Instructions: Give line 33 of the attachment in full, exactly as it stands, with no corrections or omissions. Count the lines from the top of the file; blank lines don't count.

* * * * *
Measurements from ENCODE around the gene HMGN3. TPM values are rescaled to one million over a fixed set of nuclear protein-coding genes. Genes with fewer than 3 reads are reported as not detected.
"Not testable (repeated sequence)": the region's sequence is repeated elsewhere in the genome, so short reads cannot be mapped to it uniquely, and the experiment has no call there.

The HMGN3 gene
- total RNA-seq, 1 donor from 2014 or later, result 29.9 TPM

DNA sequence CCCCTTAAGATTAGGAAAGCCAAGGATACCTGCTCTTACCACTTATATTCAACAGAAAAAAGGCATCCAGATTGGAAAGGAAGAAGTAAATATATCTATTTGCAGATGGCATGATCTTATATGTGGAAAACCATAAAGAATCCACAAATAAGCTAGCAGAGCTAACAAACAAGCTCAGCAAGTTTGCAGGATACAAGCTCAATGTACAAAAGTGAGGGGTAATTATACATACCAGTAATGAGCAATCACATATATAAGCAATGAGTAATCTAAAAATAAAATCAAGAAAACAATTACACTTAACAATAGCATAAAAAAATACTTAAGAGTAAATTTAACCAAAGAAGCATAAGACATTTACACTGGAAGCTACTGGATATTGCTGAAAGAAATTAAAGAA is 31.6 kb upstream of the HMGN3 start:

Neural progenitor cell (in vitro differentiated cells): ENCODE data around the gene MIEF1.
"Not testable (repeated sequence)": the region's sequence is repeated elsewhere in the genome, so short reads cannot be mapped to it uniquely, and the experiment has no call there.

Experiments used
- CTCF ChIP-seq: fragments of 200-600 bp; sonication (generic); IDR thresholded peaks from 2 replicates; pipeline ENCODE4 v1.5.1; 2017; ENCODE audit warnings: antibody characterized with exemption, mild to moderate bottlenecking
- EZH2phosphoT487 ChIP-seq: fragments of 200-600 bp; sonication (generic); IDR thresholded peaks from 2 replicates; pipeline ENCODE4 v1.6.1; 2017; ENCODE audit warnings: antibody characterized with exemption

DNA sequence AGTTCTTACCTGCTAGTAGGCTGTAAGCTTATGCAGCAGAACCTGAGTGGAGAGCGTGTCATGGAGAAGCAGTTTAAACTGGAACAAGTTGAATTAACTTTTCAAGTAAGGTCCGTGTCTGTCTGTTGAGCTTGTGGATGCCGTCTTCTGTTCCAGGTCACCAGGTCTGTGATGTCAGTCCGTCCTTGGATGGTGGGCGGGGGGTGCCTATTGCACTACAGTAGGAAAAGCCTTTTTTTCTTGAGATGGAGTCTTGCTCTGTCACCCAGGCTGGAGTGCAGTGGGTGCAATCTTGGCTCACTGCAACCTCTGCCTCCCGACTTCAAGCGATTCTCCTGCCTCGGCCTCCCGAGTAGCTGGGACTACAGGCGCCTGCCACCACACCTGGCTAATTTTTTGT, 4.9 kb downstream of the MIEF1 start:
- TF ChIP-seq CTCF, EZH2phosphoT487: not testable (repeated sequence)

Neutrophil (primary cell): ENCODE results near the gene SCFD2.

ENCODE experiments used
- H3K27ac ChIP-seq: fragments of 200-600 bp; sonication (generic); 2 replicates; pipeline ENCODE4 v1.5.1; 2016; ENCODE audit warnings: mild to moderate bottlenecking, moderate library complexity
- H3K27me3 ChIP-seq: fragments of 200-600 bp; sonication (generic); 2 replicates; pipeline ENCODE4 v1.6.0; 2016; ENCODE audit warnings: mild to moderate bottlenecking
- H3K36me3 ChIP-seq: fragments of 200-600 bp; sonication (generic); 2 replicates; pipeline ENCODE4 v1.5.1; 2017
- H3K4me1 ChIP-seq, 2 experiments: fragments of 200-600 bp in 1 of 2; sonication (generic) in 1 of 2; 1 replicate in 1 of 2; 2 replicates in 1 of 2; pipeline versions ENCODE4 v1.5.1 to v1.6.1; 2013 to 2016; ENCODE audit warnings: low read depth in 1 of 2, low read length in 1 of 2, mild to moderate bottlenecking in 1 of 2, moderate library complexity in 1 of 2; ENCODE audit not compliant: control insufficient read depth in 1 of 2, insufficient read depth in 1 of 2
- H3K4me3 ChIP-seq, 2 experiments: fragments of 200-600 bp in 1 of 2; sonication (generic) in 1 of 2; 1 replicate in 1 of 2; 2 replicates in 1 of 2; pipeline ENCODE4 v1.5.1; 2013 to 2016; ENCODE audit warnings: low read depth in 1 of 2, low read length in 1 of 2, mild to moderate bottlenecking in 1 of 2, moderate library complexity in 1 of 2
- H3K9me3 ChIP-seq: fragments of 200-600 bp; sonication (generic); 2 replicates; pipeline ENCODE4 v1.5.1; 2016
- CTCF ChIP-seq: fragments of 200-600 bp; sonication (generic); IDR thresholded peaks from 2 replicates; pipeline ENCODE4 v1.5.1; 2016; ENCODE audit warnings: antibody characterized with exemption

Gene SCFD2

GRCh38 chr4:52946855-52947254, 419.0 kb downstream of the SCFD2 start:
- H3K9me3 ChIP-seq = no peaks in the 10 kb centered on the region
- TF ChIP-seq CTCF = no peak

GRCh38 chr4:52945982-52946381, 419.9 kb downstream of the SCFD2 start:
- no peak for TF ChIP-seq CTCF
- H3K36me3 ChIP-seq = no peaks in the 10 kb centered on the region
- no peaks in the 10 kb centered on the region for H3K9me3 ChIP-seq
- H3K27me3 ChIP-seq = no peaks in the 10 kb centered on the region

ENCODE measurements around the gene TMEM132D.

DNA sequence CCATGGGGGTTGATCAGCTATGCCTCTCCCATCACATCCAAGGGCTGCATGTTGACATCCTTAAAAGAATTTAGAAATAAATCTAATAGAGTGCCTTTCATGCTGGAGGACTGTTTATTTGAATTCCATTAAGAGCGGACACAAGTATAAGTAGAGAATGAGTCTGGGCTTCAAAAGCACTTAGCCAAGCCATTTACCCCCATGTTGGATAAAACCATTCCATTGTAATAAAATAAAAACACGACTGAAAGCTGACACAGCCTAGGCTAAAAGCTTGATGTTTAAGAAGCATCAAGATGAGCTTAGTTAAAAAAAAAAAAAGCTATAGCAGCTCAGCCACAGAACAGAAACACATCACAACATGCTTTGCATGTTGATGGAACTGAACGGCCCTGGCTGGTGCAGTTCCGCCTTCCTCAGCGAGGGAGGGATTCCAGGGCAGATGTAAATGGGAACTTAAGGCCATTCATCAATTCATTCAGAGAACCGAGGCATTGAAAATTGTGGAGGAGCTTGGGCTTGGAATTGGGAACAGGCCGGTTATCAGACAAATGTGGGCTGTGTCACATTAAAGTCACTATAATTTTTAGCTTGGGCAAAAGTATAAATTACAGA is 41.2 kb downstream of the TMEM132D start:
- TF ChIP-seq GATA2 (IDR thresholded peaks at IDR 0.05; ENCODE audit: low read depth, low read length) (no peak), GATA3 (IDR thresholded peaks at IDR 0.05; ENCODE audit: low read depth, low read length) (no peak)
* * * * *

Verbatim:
- TF ChIP-seq GATA2 (IDR thresholded peaks at IDR 0.05; ENCODE audit: low read depth, low read length) (no peak), GATA3 (IDR thresholded peaks at IDR 0.05; ENCODE audit: low read depth, low read length) (no peak)